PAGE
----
Diamante - purple socks
Good for those of you who are making a giant wardrobe of handknit socks to wear every day. I have a thing against purple.

Sugar on Snow - neckwarmer hat thingy
Neckwarmers need to die. That hat is ugly.

Tamarah - weirdo lace shawl
HOLD THE FUCKING SHAWL OUT SO I CAN SEE WHAT SHAPE IT IS! It is also too small, but that can be fixed.

Twiggy Tweed - orange and pink bag
It will be a cold day in hell before I actually use a knitted bag as a purse (I do have a knitted bag that I hold my spinning junk in), but if I was forced at gunpoint to pick a bag, it would be this one. It is not horrible.

Back To School - washcloths with words on them.
I'm not gonna lie to you. Washcloths can be really handy. I have a couple of them lying around that I use for cleaning my toilet and other gross things. But I don't think I would, oh, spend time doing intarsia or Swiss Darning to put stupid words on them.

All in all, I found it to be a very disappointing knitty. Hopefully winter will be better.

Embossed Leaves Socks

From the Interweave Winter '05.

Normally I don't do socks because I get bored. There's a great article in the most recent knitty about how to double knit (without crossing so you're sort of knitting two things at the same time) socks, which is like the only actual good thing about knitty this season (we'll get to that later), but mostly I get bored.

I really liked the star-shaped decrease pattern, and it was my first time doing a pattern with a lace bit all the way down the foot while simultaneously working the gusset. It's alright. I think I am going to use nicer yarn next time.

I'm wearing these today because I'm out of white athletic socks. They're nice, but my feet are kind of hot.


Icarus blocked
Originally uploaded by invinciblegirl.
This is what I did this summer. Well, this and not brushing my hair.

(what do you want from me? I took a month off! I am allowed to be slobby!)

Anyway, I bought this yarn while the parents were in town (Alpaca with a Twist Fino in whatever color this is...oh yeah, black) so that my mom and I could start projects together. Her mission: to knit socks. My mission, to finish this shawl in a month.

Which I did. It was way low on the difficulty scale, mainly because the lace was all at the end, and the body of the shawl was just some dumb yarnovers. Like every increasing shawl, this took forever towards the end. I added a repeat, wanting the shawl to be longer than it was originally (since most shawls are too short and my gauge is tight), and then was like "hey, stupid, you're going to run out of yarn."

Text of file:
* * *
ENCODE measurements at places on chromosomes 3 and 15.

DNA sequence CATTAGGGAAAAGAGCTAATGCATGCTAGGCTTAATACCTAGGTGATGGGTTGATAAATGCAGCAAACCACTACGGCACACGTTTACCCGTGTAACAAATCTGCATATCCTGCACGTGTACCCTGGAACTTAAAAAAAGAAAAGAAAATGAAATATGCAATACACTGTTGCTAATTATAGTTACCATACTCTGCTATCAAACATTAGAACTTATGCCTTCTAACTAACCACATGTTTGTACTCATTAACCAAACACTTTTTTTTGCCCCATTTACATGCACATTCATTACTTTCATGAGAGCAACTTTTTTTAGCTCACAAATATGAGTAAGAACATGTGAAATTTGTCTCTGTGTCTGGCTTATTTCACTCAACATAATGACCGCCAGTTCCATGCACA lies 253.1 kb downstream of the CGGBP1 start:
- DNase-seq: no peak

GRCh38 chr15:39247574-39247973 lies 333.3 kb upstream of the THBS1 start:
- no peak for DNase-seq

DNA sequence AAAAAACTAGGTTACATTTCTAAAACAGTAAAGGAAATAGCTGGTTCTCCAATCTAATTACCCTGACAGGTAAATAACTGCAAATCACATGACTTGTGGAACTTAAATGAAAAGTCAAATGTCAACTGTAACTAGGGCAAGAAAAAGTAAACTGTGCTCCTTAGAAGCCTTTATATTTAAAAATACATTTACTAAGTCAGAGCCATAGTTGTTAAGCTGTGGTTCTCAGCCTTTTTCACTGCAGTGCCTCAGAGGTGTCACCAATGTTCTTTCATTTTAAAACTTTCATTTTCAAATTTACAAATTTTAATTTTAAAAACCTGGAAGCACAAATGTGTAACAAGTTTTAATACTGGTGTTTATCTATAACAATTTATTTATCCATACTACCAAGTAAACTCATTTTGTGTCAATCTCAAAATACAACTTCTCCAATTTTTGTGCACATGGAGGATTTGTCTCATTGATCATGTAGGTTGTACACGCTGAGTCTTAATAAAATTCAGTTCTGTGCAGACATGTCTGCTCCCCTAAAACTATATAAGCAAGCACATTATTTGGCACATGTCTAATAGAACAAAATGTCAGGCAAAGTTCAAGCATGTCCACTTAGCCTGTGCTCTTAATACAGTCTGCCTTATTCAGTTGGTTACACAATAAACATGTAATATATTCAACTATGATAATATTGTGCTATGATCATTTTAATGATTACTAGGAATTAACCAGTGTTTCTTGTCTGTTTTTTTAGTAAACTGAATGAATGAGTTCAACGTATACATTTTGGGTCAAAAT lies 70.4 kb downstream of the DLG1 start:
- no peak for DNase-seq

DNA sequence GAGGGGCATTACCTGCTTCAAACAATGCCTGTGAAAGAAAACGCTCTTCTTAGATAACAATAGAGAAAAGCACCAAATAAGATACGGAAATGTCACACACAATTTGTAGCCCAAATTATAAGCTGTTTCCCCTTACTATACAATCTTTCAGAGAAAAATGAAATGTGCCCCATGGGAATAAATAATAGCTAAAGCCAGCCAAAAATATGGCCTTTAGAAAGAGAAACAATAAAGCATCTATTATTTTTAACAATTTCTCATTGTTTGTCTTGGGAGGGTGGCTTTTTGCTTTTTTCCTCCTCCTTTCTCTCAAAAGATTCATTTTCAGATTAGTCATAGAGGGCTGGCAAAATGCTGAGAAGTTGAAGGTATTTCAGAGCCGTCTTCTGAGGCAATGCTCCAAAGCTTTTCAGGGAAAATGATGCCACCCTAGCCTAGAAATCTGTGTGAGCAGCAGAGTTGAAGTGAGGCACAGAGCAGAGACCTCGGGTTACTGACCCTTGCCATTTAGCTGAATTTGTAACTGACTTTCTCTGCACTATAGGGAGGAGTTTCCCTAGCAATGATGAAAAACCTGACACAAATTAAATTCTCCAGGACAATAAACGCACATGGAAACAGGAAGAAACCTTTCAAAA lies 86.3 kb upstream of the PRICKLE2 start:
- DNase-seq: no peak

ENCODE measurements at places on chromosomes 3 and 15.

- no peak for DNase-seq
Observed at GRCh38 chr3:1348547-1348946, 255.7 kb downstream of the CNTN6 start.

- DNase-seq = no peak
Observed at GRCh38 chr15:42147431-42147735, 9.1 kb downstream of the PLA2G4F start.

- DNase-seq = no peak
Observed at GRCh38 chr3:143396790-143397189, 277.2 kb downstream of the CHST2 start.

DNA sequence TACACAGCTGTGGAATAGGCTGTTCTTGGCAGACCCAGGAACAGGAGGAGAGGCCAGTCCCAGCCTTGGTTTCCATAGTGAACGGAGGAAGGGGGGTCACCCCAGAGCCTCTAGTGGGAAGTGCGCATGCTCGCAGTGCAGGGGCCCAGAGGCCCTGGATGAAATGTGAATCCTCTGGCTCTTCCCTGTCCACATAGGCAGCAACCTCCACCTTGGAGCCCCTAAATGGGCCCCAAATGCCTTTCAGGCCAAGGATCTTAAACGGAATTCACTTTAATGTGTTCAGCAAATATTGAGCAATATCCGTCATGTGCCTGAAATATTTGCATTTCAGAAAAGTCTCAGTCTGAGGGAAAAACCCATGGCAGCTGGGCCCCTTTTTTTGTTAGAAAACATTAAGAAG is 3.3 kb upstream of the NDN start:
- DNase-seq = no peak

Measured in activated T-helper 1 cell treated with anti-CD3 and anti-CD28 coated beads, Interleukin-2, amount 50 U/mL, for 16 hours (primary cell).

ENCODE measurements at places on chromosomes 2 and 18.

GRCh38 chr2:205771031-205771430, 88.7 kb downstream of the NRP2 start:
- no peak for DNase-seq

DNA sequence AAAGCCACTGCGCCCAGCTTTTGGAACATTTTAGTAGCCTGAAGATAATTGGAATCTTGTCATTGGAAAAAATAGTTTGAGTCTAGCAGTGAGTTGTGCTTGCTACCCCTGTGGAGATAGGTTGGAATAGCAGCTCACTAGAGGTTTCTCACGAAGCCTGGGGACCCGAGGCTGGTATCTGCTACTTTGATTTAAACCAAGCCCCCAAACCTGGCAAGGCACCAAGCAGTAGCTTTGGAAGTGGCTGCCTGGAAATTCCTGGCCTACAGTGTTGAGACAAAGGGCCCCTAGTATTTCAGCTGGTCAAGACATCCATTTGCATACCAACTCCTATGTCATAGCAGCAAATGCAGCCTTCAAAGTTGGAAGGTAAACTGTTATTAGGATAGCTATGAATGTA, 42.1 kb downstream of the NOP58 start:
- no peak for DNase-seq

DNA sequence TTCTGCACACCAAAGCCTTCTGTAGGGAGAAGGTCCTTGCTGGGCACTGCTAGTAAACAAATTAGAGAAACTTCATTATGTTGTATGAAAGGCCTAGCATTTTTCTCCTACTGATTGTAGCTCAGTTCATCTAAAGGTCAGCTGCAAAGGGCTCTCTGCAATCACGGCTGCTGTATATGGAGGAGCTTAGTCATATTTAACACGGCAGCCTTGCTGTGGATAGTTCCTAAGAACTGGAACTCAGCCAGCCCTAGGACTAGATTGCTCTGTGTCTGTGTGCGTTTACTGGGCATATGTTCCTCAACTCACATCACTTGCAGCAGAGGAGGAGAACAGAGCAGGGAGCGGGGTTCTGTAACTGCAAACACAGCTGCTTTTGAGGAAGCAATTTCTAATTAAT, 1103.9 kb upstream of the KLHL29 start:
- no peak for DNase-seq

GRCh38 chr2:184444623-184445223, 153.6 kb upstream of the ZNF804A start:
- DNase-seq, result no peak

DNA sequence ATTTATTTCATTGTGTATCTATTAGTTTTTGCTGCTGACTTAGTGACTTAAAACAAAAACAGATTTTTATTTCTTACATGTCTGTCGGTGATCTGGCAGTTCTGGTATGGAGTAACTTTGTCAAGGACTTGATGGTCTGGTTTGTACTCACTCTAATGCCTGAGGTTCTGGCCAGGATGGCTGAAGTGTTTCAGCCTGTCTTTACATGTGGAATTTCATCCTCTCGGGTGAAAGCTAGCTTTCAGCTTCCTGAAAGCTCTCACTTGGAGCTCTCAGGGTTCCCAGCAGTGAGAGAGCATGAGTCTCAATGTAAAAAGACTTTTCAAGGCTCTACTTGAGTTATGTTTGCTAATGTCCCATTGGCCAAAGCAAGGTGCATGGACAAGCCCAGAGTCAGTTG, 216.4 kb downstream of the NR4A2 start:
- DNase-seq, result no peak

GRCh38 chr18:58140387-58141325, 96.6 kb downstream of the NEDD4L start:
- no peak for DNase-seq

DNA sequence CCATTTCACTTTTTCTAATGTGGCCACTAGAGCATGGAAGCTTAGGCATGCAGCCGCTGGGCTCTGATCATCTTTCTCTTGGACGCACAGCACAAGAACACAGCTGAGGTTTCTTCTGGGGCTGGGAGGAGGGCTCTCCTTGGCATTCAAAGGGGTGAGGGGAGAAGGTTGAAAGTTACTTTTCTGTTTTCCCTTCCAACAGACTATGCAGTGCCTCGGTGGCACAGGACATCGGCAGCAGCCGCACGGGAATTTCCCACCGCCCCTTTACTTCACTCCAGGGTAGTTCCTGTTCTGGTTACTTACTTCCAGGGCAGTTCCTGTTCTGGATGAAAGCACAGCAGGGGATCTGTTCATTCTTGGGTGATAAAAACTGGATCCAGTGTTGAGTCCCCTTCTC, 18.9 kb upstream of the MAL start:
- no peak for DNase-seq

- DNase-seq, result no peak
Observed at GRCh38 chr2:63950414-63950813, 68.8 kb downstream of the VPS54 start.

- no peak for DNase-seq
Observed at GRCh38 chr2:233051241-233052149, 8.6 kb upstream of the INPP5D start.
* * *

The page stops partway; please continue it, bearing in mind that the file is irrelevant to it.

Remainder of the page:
Fortunately, I had two balls of Kidsilk Haze in Wicked that I had gotten as my "free" gift when signed up with Rowan last year, so I figured I would just use those for the lace pattern. I was actually really pleasantly surprised by it. The lace popped because of the mohair, and the body of the shawl looks all floaty and ethereal and the drape is nicer because the mohair is a little weightier.

It is not nearly cool enough to wear this anywhere, and it being black makes for some difficult wardrobe choices, as it is not particularly casual unless I am going to a potluck as Elsinore, Vampire Of The Li'l Smokies.

I do plan on wearing it to the opera in November, for Madame Butterfly. And yes, my hair will look different.

Lily of the Valley Stole

Stole on Mom
Originally uploaded by invinciblegirl.
So here is a better picture of the stole with my mom modeling it.

Can you tell during the summer my interest in knitting wanes significantly? I have barely done anything lately, and not just because the A.C. upstairs is broken so my knitting room is hotter than hades. I also blame Puzzle Pirates for sucking away all my free time.

Anyway, this is a better picture of the stole - I really like it because of the shininess that you can see on it brought out by the silk.

This was taken while at Lake Wallenpaupack in the Poconos, hanging with the parents. My mom was nice enough to bring the shawl with her so I could take some decent pictures since I don't actually have a digital camera myself.

Here's another picture of it, artfully arranged on the clothesline. By the way, the Poconos are beautiful.

Friday, April 28, 2006

Wrist Distaff

wrist distaff